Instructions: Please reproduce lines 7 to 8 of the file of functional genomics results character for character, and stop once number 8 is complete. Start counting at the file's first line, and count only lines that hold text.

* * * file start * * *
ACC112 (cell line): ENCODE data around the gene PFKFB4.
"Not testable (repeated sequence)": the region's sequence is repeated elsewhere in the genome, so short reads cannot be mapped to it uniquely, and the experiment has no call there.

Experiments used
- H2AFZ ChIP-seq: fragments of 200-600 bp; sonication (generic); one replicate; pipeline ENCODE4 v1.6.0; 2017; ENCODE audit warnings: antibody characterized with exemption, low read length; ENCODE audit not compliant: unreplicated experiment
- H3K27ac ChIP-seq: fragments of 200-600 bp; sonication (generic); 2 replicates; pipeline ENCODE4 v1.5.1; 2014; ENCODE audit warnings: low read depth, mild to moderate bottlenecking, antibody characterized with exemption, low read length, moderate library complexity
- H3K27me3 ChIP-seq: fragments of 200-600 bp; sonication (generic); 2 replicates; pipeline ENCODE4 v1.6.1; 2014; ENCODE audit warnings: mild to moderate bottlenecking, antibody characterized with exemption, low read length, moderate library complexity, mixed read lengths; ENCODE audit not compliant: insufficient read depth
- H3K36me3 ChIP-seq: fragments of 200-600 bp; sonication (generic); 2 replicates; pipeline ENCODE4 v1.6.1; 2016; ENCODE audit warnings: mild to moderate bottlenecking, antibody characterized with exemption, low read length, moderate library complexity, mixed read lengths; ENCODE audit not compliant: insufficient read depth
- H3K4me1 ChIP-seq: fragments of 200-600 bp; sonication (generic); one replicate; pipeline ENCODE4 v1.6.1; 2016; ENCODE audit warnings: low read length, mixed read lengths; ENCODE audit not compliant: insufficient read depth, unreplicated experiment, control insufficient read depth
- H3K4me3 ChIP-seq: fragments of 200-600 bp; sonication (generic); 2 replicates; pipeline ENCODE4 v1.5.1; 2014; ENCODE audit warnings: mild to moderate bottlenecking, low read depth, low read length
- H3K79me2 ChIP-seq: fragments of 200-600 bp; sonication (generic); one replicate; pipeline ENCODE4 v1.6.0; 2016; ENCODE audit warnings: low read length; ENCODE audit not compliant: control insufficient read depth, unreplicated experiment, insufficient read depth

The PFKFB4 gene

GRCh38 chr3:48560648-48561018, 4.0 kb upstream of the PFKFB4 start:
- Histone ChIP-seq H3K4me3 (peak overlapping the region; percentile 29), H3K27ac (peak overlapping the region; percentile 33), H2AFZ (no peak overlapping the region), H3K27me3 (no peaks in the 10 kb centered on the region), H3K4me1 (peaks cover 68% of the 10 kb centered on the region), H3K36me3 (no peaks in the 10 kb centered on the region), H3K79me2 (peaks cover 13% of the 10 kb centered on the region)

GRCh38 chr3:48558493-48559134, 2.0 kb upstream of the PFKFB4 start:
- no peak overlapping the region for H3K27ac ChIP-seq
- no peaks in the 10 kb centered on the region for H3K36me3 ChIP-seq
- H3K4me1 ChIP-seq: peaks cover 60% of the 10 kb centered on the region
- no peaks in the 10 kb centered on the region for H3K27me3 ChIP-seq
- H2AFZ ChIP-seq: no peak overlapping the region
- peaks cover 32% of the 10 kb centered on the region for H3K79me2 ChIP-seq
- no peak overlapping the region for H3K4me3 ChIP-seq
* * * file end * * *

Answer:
- H3K36me3 ChIP-seq: fragments of 200-600 bp; sonication (generic); 2 replicates; pipeline ENCODE4 v1.6.1; 2016; ENCODE audit warnings: mild to moderate bottlenecking, antibody characterized with exemption, low read length, moderate library complexity, mixed read lengths; ENCODE audit not compliant: insufficient read depth
- H3K4me1 ChIP-seq: fragments of 200-600 bp; sonication (generic); one replicate; pipeline ENCODE4 v1.6.1; 2016; ENCODE audit warnings: low read length, mixed read lengths; ENCODE audit not compliant: insufficient read depth, unreplicated experiment, control insufficient read depth